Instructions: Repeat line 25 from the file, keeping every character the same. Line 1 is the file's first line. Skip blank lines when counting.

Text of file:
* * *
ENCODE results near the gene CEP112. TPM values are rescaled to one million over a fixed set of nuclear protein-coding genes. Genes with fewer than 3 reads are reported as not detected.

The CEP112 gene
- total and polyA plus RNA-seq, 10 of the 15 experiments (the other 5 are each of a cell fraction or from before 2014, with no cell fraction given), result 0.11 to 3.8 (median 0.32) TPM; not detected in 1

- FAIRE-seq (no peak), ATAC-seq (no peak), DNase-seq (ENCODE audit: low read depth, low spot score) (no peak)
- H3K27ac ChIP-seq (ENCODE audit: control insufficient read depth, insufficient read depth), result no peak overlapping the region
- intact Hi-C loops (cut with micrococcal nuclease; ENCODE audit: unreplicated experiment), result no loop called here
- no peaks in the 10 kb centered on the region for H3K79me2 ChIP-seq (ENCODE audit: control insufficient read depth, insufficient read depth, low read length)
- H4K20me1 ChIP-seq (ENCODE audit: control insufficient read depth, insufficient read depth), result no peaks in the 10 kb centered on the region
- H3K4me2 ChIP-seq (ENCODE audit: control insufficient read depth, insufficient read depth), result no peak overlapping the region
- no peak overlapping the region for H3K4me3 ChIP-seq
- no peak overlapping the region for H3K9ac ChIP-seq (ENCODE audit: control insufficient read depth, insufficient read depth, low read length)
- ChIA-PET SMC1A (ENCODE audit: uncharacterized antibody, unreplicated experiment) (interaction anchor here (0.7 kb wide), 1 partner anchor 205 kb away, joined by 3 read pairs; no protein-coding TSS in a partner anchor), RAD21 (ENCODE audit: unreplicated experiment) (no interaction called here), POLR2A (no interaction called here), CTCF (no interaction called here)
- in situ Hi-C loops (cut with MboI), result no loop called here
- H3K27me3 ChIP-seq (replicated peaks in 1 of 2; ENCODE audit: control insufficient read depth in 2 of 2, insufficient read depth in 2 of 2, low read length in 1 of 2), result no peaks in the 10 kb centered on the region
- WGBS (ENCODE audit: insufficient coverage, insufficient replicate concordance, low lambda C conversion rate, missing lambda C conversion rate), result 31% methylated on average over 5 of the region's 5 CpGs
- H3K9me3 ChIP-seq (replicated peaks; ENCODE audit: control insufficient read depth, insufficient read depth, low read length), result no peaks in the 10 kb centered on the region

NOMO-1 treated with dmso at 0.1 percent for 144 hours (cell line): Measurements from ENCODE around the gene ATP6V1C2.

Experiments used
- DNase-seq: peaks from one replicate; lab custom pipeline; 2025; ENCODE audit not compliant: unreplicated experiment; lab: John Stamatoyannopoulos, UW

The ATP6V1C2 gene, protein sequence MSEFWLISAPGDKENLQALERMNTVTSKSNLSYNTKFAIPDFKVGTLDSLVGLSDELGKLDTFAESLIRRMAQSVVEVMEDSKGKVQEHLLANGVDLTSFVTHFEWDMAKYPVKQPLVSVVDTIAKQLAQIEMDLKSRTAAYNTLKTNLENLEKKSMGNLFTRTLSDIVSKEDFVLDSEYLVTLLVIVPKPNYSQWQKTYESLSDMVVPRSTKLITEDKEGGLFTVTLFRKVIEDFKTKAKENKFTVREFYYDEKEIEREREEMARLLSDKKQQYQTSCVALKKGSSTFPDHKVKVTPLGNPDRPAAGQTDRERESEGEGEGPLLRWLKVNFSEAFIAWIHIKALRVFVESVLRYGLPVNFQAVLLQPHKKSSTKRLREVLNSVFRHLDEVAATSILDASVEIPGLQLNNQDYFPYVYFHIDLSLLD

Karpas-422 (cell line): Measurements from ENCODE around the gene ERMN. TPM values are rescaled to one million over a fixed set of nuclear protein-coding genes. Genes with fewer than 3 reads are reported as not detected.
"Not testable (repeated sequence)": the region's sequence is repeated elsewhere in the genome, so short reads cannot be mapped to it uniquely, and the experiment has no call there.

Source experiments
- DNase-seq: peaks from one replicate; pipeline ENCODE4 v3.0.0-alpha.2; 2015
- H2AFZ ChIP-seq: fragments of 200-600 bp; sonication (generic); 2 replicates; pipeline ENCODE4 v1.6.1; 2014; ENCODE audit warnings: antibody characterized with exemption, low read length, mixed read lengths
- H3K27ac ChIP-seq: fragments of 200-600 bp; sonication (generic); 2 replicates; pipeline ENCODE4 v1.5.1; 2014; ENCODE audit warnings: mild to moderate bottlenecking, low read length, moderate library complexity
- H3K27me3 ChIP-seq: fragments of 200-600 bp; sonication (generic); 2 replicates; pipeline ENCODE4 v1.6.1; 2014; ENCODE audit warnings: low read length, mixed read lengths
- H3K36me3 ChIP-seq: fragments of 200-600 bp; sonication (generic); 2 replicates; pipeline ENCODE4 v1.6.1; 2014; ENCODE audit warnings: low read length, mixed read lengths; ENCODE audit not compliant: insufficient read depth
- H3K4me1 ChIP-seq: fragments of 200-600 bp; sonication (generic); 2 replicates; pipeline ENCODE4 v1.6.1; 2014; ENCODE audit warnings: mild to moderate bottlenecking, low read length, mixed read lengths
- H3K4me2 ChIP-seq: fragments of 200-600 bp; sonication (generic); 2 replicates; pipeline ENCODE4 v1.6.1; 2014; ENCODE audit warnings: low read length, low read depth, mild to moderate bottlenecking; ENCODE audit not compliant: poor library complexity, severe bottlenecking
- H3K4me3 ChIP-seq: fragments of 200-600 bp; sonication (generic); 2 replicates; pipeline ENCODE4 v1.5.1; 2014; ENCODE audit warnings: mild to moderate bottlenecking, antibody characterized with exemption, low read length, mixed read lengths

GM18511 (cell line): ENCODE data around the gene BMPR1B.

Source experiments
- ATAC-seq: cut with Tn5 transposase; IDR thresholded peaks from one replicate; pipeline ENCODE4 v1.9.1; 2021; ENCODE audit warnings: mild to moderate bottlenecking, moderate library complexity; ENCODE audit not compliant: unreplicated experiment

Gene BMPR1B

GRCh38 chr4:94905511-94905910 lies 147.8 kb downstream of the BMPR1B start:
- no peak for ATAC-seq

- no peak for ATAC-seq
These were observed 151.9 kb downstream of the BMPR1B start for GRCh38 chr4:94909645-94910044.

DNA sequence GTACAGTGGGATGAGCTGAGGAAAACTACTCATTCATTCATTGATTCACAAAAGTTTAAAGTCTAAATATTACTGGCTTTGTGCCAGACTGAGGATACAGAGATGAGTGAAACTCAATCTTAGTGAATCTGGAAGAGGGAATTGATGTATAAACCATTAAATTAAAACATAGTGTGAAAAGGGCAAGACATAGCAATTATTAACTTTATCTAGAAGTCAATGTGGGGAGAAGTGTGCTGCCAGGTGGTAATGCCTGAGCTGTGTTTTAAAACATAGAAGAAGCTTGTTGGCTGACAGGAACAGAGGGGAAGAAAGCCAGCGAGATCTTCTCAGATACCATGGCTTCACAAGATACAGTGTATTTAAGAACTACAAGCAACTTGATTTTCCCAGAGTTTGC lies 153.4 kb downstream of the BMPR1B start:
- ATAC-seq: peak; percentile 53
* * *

- H2AFZ ChIP-seq: fragments of 200-600 bp; sonication (generic); 2 replicates; pipeline ENCODE4 v1.6.1; 2014; ENCODE audit warnings: antibody characterized with exemption, low read length, mixed read lengths